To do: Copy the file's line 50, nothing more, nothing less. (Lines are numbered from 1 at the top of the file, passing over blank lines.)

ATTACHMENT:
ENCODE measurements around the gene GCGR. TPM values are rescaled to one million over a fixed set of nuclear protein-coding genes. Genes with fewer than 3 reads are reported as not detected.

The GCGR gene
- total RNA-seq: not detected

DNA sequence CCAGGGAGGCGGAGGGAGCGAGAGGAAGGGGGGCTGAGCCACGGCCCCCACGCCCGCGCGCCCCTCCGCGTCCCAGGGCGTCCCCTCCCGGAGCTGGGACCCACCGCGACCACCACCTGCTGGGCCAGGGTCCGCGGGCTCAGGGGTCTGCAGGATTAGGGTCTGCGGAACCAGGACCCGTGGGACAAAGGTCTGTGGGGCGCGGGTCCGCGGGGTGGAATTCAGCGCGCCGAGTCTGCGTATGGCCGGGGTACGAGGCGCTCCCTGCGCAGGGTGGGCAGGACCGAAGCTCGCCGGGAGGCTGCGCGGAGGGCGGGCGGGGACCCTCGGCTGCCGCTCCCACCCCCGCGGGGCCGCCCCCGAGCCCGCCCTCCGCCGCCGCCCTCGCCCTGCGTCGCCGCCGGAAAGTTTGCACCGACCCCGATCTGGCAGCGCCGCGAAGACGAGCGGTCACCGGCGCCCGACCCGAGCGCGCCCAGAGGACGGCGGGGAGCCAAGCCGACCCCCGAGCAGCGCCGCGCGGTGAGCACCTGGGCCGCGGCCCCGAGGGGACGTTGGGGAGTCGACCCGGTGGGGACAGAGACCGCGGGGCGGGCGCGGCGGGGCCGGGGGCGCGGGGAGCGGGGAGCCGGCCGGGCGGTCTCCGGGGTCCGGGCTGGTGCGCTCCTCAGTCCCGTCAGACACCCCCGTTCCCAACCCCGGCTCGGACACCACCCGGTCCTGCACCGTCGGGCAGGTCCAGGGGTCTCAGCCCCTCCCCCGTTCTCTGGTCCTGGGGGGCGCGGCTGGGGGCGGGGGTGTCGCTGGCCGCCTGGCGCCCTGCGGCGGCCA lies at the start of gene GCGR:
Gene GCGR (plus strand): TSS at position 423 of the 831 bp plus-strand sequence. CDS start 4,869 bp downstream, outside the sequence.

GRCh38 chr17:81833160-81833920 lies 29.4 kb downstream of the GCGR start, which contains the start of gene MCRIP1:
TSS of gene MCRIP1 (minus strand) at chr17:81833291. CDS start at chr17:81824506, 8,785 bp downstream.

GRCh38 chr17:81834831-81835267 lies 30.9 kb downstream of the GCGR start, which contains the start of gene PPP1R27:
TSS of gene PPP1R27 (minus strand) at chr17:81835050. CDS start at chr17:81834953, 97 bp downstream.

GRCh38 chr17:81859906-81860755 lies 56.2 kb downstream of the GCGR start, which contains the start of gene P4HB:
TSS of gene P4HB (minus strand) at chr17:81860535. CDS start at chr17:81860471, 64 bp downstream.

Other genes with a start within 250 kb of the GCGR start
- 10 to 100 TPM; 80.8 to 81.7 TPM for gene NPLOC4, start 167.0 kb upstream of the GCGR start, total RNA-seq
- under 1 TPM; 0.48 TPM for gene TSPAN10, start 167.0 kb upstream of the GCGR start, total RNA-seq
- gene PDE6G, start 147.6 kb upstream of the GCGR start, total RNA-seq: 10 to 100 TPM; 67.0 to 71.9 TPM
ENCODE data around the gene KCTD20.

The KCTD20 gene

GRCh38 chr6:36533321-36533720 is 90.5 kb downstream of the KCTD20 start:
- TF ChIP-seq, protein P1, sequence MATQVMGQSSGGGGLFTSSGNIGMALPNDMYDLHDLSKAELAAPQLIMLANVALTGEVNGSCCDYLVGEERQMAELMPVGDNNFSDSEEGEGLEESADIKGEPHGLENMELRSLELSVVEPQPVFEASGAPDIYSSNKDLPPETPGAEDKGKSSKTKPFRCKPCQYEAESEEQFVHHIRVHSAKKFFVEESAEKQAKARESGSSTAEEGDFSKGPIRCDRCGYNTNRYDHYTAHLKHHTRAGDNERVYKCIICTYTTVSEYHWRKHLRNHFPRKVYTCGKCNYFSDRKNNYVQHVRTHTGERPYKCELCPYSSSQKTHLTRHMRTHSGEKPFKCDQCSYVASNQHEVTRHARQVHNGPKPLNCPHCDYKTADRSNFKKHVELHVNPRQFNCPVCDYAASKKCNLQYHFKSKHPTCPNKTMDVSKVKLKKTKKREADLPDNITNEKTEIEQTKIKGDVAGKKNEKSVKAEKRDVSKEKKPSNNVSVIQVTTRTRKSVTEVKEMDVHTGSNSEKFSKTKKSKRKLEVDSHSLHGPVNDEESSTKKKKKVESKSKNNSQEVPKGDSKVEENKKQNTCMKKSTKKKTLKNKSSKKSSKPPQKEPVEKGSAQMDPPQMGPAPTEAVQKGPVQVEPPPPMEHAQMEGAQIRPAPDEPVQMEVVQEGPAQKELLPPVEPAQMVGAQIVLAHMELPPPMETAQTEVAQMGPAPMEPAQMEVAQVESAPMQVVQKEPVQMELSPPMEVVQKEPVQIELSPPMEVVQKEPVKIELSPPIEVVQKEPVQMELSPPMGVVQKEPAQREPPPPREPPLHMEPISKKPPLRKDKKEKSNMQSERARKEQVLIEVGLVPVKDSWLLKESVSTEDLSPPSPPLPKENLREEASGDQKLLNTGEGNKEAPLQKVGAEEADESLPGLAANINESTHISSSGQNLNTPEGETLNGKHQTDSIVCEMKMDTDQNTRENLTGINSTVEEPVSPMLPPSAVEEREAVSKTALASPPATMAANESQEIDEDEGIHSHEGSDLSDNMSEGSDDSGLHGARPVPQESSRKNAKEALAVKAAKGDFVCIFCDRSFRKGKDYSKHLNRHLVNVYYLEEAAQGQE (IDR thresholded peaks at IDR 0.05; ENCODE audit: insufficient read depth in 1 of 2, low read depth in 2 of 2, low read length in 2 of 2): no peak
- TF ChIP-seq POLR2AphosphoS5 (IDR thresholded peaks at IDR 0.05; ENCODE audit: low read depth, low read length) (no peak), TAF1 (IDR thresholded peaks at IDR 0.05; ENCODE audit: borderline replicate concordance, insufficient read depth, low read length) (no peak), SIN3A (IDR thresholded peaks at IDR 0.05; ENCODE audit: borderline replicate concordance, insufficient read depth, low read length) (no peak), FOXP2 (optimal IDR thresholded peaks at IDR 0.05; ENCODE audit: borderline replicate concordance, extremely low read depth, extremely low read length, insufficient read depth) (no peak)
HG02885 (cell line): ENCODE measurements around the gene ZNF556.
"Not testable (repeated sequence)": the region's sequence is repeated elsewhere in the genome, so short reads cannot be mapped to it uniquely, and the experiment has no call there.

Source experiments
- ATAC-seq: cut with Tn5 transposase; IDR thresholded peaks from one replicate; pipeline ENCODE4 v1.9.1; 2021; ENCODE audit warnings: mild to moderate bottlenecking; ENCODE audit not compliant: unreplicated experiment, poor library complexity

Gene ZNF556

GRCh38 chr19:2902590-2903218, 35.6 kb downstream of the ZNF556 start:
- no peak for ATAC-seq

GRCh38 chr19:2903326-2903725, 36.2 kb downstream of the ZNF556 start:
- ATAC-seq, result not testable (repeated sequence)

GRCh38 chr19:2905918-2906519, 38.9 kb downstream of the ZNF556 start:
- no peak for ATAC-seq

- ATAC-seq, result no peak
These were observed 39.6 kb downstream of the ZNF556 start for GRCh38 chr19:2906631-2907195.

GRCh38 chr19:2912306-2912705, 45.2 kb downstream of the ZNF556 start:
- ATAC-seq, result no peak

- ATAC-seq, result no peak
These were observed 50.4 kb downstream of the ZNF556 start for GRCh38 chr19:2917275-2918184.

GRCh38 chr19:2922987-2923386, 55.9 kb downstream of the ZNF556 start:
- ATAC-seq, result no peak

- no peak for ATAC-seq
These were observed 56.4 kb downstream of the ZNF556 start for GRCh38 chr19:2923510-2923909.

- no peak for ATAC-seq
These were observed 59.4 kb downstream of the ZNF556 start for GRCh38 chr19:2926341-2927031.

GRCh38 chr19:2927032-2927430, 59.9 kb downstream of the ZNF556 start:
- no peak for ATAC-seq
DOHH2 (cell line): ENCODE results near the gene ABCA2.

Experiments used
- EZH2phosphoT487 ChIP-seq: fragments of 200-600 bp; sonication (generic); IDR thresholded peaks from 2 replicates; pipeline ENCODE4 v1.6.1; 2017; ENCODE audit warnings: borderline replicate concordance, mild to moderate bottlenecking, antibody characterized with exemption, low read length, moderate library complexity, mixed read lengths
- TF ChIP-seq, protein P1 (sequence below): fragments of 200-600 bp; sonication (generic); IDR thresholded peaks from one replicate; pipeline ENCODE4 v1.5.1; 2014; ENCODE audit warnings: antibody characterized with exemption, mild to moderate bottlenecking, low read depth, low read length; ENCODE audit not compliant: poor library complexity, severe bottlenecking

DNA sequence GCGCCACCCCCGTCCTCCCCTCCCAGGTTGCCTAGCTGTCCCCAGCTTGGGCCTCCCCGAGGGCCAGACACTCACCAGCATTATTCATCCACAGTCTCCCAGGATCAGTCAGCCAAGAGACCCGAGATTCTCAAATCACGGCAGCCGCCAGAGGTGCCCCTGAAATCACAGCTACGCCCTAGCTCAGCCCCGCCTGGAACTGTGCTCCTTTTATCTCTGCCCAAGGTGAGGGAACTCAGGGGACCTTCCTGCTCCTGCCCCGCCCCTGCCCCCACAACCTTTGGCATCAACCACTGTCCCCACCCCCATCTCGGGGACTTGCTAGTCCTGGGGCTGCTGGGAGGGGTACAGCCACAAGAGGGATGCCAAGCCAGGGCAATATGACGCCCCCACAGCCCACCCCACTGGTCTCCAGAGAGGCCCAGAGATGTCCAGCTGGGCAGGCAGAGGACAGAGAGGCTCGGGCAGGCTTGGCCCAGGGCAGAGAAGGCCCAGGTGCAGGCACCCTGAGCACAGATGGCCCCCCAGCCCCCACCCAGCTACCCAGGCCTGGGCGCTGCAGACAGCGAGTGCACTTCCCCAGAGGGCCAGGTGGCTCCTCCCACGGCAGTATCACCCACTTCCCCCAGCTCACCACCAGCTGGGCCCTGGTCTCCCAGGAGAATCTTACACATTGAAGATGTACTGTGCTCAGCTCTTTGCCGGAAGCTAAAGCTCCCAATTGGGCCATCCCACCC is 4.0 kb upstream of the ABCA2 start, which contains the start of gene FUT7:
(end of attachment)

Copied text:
DNA sequence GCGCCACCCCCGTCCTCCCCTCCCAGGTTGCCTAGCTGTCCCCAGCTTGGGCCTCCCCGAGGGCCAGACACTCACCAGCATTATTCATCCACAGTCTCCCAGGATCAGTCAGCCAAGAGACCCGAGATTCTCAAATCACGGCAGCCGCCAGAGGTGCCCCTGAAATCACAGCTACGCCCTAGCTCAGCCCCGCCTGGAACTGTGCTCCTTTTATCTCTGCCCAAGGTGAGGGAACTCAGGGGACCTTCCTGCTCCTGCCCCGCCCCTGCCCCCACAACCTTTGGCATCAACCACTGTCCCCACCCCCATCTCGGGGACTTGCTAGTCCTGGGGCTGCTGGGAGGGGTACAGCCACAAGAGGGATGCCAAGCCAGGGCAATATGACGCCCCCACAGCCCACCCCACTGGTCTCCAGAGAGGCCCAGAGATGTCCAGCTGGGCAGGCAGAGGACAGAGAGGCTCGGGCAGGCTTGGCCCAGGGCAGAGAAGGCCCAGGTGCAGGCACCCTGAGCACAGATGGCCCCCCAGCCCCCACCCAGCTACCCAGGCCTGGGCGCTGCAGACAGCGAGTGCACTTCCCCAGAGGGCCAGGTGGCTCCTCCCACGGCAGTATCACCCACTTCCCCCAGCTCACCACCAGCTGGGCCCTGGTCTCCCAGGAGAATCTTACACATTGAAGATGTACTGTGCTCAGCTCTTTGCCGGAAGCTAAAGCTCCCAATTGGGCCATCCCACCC is 4.0 kb upstream of the ABCA2 start, which contains the start of gene FUT7: